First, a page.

Each chapter in the Special Issue is about hydro-relations between countries in South Asia, covers China’s role as upper riparian and also addresses the role of climate change and non-traditional security threats facing countries.

“Transboundary Water Security in South Asia: Strategies for Cooperation and Competition” is a Special Issue published by Organisation for Research on China and Asia (ORCA) in collaboration with Nepal Institute for International Cooperation and Engagement (NIICE) as part of the Memorandum of Understanding (MoU) for Research Cooperation between ORCA and NIICE. 

The premise of the Special Issue is to study the scale and state of cooperation between countries in South Asia over scarce and limited water resources. This Special Issue, through the contributions by its authors, details and analyses the landscape of transboundary hydro-relations in South Asia, answering pressing questions about hydro-politics in the region. Each chapter in the issue is about hydro-relations between two countries in South Asia, covers China’s role as upper riparian and also addresses the role of climate change and non-traditional security threats facing countries. Authors analyse the drivers of confrontation between states, delineate the logic motivating cooperation in specific sectors and make recommendations for furthering and institutionalising cooperation. The authors identify gaps in policymaking, explore new avenues of cooperation and make recommendations on how to improve governance of water resources in the decades to come.

The sections in the Special Issue have been created to organise the analysis of the Special Issue into three distinct themes. The first section on resource competition and geopolitical interests details the confrontations over water resources in South Asia. The first chapter, by Shreyas Deshmukh studies the tussle between India and Pakistan over the Indus Water Treaty, detailing their changing approaches to the issue of water sharing. The chapter by D. Purushothaman and Thasnim Kalam studies India’s water security issues with respect to the Brahmaputra and China’s role as upper riparian. The paper discusses the politics of India-China in the context of limitations of water and data sharing agreements between the two countries.

The second section of the Special Issue is about navigating complexities of cooperation, with chapters on the sectoral cooperation between states in South Asia. Anuttama Banerji writes on geopolitical factors that have influenced cooperation between India and Bangladesh. She makes the case that functional avenues of cooperation have emerged between the two countries, while larger more contentious issues have remained unresolved. Avinav Singh Khatri writes on the relationship between India and Nepal in the context of cooperation over hydropower resources. He argues that their cooperation faces challenges in the form of policy and regulatory incompatibilities, which governments on both sides are yet to resolve. Nandita Khadgi studies the cooperation between India and Bhutan, to make the case that their cooperation is a successful example of engagement over hydro resources. She details the several challenges that have been overcome and the emerging issues in India-Bhutan hydropower cooperation.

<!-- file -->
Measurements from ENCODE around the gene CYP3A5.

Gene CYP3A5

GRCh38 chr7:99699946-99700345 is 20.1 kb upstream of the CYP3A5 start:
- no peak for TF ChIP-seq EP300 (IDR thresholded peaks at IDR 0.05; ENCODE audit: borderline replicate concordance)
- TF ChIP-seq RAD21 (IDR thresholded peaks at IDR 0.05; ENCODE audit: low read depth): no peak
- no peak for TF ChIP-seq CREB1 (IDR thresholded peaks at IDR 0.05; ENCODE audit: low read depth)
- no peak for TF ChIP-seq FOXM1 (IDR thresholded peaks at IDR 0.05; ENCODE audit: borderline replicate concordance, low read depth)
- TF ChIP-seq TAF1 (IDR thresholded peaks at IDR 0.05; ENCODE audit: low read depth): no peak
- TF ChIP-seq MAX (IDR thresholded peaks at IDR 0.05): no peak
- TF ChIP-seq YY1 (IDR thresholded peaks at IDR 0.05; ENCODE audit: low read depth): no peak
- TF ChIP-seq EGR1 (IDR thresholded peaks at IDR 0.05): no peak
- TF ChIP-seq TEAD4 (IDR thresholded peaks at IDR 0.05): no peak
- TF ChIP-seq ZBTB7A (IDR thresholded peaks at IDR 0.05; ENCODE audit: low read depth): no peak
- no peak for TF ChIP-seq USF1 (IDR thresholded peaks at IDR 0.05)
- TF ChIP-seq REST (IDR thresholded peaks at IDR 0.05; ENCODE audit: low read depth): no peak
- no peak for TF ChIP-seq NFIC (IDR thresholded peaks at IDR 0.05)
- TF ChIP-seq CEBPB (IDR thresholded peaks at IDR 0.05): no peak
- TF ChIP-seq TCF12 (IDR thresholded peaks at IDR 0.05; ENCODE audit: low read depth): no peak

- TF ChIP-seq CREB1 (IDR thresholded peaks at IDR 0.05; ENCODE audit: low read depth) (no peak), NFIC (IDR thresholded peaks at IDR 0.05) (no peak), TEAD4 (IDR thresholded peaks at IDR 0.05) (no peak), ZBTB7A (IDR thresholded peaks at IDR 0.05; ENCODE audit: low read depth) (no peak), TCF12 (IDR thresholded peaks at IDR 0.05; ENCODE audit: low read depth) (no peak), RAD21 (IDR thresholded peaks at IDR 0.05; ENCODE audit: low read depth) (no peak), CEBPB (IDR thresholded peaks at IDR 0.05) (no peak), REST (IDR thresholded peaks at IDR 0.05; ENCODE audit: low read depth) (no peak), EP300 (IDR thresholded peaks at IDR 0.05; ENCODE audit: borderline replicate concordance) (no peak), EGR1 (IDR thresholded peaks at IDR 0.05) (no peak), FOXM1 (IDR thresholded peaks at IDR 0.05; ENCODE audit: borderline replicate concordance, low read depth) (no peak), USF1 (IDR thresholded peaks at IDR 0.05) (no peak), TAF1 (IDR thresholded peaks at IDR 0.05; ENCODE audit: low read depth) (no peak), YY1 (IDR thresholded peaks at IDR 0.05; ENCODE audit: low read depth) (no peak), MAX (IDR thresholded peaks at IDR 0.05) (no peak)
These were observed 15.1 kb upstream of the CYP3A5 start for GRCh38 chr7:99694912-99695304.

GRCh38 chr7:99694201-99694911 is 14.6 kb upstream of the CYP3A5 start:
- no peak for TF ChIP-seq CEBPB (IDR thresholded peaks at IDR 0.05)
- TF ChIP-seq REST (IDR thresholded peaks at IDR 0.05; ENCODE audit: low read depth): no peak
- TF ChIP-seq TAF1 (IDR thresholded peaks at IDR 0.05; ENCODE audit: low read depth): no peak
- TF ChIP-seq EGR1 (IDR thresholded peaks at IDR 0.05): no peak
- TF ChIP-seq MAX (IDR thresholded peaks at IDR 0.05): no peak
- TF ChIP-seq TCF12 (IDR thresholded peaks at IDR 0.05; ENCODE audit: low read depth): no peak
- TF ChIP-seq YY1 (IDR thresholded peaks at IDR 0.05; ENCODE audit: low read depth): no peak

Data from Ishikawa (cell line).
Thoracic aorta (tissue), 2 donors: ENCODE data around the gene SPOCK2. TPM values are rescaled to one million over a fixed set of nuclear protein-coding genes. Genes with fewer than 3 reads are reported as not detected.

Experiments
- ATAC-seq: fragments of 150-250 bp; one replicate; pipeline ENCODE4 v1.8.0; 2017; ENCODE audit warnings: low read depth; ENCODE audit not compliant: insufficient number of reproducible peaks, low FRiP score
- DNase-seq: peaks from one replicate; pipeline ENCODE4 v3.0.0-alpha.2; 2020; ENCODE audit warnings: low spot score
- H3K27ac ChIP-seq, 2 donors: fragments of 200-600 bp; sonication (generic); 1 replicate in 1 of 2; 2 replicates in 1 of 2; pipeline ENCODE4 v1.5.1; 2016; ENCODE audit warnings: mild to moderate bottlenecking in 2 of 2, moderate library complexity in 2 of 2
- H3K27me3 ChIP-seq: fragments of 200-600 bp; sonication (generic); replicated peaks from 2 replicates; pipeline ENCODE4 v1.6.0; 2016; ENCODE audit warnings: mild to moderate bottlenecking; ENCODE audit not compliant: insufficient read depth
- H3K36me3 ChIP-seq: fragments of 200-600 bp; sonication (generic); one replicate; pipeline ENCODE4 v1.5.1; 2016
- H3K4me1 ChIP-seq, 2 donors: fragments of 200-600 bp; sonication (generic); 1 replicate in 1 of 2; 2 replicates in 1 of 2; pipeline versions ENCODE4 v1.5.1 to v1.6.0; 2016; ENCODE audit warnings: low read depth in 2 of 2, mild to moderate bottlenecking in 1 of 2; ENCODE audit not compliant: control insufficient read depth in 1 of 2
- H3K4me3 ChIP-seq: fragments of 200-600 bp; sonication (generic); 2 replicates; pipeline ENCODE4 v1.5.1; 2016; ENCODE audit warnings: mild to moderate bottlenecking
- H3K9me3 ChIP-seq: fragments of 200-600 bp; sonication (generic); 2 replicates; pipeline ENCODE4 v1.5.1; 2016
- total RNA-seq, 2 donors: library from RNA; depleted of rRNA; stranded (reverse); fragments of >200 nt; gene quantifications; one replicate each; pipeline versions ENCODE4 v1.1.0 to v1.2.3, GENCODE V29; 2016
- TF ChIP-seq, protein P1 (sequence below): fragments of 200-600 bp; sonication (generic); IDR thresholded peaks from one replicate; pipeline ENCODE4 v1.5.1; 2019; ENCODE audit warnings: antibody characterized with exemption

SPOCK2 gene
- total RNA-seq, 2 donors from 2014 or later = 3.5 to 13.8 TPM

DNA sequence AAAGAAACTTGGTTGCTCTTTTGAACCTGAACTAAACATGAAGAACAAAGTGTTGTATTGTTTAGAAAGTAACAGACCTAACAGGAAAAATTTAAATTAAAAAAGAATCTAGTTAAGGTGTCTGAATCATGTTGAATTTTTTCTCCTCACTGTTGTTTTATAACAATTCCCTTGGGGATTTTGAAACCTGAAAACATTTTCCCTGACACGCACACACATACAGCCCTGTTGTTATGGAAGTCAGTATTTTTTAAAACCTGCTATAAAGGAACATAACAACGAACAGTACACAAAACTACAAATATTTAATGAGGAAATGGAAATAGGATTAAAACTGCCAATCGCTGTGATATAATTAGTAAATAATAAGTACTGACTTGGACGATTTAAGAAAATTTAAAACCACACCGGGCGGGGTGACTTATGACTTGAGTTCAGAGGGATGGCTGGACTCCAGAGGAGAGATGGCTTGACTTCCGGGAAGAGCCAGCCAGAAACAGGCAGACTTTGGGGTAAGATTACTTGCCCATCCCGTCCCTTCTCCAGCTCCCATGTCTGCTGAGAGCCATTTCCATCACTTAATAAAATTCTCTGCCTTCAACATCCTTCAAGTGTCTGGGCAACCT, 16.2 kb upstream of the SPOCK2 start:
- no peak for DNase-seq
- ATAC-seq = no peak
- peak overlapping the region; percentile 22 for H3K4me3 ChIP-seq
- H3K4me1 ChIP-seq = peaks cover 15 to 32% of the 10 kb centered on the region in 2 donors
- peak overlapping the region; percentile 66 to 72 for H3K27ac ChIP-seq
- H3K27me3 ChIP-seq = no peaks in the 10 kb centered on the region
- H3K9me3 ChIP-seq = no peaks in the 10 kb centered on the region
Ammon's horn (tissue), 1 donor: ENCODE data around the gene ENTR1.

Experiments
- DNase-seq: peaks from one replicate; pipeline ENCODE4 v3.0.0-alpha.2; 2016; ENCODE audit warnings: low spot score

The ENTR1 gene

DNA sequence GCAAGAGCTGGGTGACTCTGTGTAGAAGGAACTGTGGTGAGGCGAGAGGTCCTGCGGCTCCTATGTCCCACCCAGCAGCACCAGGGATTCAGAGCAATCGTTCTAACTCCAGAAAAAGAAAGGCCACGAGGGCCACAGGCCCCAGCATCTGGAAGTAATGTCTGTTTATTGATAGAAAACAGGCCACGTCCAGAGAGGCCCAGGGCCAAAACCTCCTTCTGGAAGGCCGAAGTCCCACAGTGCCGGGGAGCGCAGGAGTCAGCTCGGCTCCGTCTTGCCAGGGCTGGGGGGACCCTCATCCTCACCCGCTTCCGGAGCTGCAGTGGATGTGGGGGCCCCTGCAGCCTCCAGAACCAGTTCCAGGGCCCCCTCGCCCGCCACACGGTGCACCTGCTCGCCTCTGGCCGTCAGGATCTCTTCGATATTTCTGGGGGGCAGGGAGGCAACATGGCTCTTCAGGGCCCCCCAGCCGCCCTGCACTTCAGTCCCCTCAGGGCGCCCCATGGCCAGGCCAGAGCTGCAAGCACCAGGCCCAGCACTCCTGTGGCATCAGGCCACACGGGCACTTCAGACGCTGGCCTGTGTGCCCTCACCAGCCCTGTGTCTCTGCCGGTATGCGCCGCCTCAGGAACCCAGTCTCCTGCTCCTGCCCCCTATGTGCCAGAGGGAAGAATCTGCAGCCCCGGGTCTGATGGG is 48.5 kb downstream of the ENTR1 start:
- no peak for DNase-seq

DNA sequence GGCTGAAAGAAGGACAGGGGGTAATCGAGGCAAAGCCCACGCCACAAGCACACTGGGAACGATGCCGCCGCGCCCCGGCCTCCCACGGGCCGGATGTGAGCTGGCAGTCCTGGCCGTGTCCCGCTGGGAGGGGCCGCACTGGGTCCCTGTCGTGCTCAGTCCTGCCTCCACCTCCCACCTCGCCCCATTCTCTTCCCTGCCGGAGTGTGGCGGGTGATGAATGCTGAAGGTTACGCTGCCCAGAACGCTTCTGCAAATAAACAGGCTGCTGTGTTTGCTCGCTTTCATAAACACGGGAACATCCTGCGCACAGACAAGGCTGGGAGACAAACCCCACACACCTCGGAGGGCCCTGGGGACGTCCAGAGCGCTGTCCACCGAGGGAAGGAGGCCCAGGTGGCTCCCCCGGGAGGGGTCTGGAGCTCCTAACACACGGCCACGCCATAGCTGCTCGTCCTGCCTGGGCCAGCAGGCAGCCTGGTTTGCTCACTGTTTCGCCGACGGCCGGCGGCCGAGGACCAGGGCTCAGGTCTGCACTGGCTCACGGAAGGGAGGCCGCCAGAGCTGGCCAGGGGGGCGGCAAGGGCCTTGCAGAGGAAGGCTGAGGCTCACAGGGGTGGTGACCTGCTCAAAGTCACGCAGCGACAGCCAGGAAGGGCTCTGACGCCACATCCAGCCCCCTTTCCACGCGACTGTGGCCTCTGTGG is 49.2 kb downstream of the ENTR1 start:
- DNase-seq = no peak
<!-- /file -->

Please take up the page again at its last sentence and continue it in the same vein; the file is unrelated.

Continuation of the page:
The third section is titled Non-Traditional Security and Governance Challenges, which is focused on climate change and water governance in South-East Asia. The chapter by Ambika Vishwanath and Sanya Saroha is about the complexities of non-traditional security and potential of water conflicts that emanate from climate change. Their chapter outlines the landscape of challenges affecting all countries in South Asia and identifies the threats that state and non-state actors will have to confront in order to limit the possibility of conflict over water resources. The chapter by Dechen Palmo studies the water governance approach by China’s central government and the Yunnan provincial government. The paper analyses China’s governance of rivers, dam construction and explores its implications for South-East Asia.

Together, these chapters explore the landscape of hydro relations in South Asia, analyse the sources of confrontation and potential conflict, detail sectoral cooperation and make recommendations for the future of transboundary water governance.

Access the Full Issue Here



Rahul Karan Reddy is an international relations analyst with a Masters degree from O.P Jindal Global University in Diplomacy, Law and Business. He is the author of ‘Islands on the Rocks’, a monograph detailing the Senkaku/Diaoyu island dispute between China and Japan. His research focus is China and East Asia. He was a research analyst at the Chennai Center for China Studies (C3S) and an intern at the Institute for Peace and Conflict Studies (IPCS), writing articles and reports on China’s foreign policy and domestic politics. His blog, Asian Drama, follows the rise of India and China as they navigate the Asian Century. He can be reached on rahulkaran.reddy@gmail.com

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